It is well known that there are two usual methods in impedance matching: if we have a network consisting of a source with impedance \$Z_S\$ and load with impedance \$Z_L\$ then we have two options to match the the source to the load:
If we want to minimize the power loss, then we do maximum power transfer. This requires the condition \$Z_S= Z^*_L\$
If we want to minimize the wave reflection from the load we should realize the condition \$Z_S= Z_L\$
Question: I'm confused since my intuition leaves me here in the stick. Doesn't the reflected waves contribute to the amount of power loss? What is precisely the difference between two effects? Can the difference between them be demonstrated on a prefereably as simple as possible analogy?
Seemingly here fails the standard analogy for absorbed and reflected signals/waves given by sea waves and sandy beach. There, the energy transfered by the waves can be only absorbed by the sandy ground or reflected - we obtain reflected waves. There are no other ways the system can lose the energy. So in this simple analogy the non absorbed energy is exactly the reflected energy.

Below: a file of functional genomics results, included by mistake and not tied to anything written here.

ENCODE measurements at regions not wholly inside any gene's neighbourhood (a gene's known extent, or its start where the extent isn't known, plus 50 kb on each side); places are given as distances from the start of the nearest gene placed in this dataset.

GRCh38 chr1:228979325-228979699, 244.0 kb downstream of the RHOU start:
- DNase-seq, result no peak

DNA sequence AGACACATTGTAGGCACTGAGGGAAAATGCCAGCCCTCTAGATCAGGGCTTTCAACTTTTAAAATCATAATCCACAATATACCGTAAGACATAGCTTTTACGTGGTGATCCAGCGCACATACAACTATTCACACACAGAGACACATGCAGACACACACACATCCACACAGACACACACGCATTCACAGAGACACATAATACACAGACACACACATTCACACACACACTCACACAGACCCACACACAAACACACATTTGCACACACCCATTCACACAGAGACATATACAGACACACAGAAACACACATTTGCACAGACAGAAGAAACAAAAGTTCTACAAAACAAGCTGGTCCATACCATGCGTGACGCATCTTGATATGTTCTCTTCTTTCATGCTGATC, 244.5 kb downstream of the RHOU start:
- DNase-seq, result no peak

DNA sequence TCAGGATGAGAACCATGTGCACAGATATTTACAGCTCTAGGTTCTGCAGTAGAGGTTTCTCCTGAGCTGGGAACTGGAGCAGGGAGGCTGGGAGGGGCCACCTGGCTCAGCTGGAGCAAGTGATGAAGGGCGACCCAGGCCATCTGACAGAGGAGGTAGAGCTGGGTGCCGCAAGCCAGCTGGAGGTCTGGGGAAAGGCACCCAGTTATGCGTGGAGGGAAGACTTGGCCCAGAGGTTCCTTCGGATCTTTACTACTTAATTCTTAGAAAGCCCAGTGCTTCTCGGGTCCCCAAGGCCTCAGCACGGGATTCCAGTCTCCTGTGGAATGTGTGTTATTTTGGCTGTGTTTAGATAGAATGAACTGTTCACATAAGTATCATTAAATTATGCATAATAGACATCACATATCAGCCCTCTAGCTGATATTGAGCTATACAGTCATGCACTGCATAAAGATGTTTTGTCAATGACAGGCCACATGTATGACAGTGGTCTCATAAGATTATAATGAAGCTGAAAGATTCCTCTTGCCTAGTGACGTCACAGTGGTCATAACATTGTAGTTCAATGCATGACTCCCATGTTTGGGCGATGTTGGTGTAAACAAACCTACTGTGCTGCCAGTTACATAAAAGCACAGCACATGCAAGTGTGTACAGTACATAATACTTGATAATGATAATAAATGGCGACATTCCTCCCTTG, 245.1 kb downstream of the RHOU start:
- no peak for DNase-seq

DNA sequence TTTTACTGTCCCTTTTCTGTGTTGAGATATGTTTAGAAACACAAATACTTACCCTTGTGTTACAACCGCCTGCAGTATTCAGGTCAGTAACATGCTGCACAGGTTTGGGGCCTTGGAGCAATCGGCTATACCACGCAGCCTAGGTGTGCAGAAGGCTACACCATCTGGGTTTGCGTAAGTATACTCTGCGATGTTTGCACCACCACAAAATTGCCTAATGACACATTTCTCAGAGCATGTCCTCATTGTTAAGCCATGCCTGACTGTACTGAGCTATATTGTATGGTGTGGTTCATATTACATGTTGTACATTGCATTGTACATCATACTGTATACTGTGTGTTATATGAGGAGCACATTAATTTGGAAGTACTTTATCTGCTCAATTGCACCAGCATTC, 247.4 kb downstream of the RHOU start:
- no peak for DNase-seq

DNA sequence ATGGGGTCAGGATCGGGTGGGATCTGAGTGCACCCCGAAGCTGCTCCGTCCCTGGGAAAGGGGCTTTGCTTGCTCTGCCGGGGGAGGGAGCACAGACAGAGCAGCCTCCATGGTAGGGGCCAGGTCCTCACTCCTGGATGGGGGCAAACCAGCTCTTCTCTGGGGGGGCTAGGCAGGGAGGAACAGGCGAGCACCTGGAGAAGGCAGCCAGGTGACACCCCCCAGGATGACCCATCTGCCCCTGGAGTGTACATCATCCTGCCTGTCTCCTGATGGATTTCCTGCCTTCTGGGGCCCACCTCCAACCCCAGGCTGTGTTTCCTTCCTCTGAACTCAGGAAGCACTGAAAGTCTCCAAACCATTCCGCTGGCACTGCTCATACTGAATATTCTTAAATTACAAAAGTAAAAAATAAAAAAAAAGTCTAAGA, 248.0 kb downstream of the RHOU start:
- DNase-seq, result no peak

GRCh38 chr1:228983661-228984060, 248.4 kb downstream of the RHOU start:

This analogy seemingy can be used to explain the case when we are dealing with network having only resistant components. Then there is to reactance that condition 1 is equivalent to condition 2). Lost power= power reflected by the load
What about the case when our network has nonzero reactance components. Obviously 1) and 2) are not the same as the mathematical conditions tell us. I would like to understand this difference more intuitively. Is there a way to visualize the difference of 1) and 2) on an understandable analogy?